Let's say that you go to Best Buy and buy a new laptop and charge it on your Best Buy card. Likely, there is language in the credit agreement that grants a security interest in the laptop. Because you incurred the debt to buy the laptop it is considered a purchase money security interest and you cannot use section 522(f) to strip the lien.
Back to the store front, high interest, lender. You already own the laptop and they loan you $500.00 and write in the loan documents that they have a security interest in it. Because you did not use the loan to purchase the laptop it is a non-purchase money security interest. Assuming that they have let you keep the laptop in your possession, you have now cleared the second hurdle to stripping the lien.
IMPAIRS AN EXEMPTION - WHAT IS IT?Next, the lien must impair your exemptions in that property. When you file bankruptcy everything you own is considered part of the "bankruptcy estate." Your bankruptcy attorney will apply exemptions so that your property is not used to pay your debts. While bankruptcy is a federal law, the use of exemptions is considered at the state level and can get quite complex. The idea is that you need to be able to keep certain property so that you can obtain a fresh start through bankruptcy.
Going back to the laptop. In Missouri, a couple has $6,000.00 in exemptions in household items such as furniture, clothing, books, and appliances. Let's say that you could sell all of these items for $4,000.00, including the laptop. The good news it that because your exemption amount is greater than the value of your household items you get to keep them. The even better news it that because the security interest for the $500.00 loan would keep you from using your full $6,000.00 exemption you could complete strip the lien meaning that the debt is an unsecured debt, just like a medical bill or most credit cards.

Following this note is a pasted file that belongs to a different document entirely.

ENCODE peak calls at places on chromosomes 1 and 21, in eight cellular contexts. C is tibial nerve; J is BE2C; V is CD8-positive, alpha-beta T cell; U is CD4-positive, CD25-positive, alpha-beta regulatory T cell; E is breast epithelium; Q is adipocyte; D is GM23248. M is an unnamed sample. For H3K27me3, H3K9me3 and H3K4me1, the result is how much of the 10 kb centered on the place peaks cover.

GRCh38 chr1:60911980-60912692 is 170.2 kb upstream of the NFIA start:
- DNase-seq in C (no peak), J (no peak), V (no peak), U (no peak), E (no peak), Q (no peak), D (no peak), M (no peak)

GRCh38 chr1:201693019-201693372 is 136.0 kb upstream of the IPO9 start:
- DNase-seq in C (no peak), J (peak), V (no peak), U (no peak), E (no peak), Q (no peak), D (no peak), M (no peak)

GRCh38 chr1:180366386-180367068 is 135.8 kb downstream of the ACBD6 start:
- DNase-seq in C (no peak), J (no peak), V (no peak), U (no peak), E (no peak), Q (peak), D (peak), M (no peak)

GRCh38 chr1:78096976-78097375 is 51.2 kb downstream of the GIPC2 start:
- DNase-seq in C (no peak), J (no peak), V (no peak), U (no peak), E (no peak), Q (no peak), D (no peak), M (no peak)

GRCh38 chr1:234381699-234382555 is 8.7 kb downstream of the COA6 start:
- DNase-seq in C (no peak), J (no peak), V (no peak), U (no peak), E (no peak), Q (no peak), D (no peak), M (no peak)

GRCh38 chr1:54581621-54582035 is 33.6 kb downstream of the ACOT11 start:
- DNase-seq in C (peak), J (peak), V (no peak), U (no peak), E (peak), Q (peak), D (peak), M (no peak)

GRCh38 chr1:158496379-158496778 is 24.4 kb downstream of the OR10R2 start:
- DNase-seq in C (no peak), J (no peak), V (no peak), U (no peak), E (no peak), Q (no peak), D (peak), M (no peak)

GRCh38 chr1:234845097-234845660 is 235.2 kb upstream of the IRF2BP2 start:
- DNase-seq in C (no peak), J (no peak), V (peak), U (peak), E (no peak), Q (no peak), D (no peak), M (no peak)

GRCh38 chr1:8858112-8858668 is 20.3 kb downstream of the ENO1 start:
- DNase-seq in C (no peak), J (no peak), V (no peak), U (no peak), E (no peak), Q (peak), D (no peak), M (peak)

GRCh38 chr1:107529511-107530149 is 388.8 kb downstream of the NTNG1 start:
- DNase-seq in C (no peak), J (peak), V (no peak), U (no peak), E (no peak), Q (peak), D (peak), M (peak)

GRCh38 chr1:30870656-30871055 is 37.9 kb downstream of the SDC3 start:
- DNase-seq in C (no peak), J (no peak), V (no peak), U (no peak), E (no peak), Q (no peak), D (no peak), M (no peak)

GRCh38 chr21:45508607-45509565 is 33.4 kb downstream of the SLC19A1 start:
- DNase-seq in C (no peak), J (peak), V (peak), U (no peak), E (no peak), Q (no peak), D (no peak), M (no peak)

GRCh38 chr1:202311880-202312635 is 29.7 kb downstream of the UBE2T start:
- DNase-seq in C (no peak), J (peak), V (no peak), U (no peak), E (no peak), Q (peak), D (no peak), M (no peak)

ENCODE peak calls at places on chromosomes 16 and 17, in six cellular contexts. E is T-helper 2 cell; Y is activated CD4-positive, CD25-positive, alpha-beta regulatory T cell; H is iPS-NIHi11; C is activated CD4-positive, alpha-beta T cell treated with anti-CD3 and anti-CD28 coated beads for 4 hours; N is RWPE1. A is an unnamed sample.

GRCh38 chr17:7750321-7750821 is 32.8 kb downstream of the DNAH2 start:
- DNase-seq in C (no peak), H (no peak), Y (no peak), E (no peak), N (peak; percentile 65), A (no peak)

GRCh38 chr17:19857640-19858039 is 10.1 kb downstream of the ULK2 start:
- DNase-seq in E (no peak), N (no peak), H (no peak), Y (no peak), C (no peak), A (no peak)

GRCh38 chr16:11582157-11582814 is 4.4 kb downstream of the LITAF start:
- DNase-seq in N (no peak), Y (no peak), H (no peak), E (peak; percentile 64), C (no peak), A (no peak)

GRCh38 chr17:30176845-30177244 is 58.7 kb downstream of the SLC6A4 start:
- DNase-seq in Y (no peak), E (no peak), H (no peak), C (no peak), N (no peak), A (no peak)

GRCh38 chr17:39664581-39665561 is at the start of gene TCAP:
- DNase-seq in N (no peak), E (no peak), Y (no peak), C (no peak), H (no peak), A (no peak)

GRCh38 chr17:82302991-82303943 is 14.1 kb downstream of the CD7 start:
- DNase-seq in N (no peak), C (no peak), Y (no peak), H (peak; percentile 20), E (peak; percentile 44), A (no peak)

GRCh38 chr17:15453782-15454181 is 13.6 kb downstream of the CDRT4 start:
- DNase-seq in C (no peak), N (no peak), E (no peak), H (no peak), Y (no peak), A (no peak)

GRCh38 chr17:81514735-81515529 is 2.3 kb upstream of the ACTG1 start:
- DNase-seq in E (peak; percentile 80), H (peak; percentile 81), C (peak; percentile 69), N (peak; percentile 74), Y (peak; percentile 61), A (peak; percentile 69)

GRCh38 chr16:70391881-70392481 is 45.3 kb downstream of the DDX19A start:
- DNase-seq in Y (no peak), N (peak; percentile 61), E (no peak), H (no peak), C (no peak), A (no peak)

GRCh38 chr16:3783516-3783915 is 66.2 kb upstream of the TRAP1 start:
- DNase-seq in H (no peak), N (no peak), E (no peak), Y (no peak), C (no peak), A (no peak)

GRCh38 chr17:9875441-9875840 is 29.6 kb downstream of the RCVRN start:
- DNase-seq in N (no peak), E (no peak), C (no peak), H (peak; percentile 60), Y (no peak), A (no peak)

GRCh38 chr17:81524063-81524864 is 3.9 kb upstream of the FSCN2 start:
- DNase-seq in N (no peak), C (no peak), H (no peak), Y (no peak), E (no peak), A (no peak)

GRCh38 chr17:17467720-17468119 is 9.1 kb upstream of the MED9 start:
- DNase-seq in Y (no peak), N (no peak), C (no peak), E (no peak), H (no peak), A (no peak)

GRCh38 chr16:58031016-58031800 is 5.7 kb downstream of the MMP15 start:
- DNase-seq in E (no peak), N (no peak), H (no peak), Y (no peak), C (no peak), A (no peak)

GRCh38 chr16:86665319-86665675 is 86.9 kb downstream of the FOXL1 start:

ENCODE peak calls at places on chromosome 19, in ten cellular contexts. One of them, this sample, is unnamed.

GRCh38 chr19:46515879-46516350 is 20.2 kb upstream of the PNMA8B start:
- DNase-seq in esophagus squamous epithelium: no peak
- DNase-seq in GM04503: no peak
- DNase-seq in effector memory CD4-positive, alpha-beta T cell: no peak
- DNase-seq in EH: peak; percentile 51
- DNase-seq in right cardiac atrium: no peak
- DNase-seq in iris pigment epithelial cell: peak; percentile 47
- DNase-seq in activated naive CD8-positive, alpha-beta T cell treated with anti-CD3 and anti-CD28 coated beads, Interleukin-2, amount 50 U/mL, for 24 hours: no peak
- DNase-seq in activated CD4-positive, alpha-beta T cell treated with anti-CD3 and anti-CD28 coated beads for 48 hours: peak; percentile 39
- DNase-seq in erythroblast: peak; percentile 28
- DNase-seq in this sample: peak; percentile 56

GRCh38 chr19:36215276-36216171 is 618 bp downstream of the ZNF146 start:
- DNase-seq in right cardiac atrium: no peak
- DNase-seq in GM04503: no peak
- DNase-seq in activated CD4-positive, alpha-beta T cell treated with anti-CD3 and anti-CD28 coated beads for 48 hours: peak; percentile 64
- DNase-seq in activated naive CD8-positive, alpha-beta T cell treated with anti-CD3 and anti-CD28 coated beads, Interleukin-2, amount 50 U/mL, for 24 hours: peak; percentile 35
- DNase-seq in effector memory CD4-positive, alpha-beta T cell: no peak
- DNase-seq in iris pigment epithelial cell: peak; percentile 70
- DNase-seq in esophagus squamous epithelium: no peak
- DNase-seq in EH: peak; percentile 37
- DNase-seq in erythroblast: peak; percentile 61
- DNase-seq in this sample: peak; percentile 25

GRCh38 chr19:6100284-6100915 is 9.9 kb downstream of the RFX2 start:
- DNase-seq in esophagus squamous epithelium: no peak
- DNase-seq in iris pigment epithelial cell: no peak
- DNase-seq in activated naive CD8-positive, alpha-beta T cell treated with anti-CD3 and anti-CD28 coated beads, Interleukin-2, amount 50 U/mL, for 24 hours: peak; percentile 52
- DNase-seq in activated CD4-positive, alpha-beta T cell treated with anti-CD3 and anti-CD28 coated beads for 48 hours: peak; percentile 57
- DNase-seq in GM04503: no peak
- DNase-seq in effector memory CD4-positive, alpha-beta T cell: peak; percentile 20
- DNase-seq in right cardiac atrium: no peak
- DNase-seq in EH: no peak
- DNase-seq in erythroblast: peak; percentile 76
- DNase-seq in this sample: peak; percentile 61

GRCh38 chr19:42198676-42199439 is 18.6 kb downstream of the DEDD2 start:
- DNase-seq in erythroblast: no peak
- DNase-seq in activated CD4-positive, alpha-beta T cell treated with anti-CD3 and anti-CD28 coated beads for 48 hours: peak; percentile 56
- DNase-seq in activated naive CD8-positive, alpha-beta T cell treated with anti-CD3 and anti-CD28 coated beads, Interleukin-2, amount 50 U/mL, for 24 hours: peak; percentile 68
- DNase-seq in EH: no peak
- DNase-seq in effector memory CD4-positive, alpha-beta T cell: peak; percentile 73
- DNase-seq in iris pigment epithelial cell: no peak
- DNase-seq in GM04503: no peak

WHAT CAN I USE THIS FOR?This specific tool is strictly designed for protecting household goods. You can use it to eliminate or reduce the lien on things such as televisions, gaming systems, computers, furniture, lawn equipment, tools and musical instruments.
The law does not apply to cars and other motor vehicles though. All is not lost because there is another section of the bankruptcy laws that may help you with your upside down car loan. Depending on your situation, you may be able to use a Chapter 13 bankruptcy to strip the lien on your car.
What about my house? Another part of section 522(f) might allow you to strip a lien on your house if the lien was created by a Court Judgment. Many times when a creditor takes you to Court and obtains a Judgment a lien is placed on your house. Depending on the value of your house and your available exemptions, you may be able to make all or part of the Judgment an unsecured debt and eliminate it completely through bankruptcy.
Conclusion11 USC section 522(f) is a powerful tool that can weld great results in your bankruptcy. Talk you your bankruptcy attorney about whether it can help you.
This article is not designed to constitute legal advice and is merely a brief overview of the possibilities available through bankruptcy. The actual nuts and bolts of lien stripping requires thorough knowledge of bankruptcy. Please consult a knowledgeable and experienced bankruptcy attorney.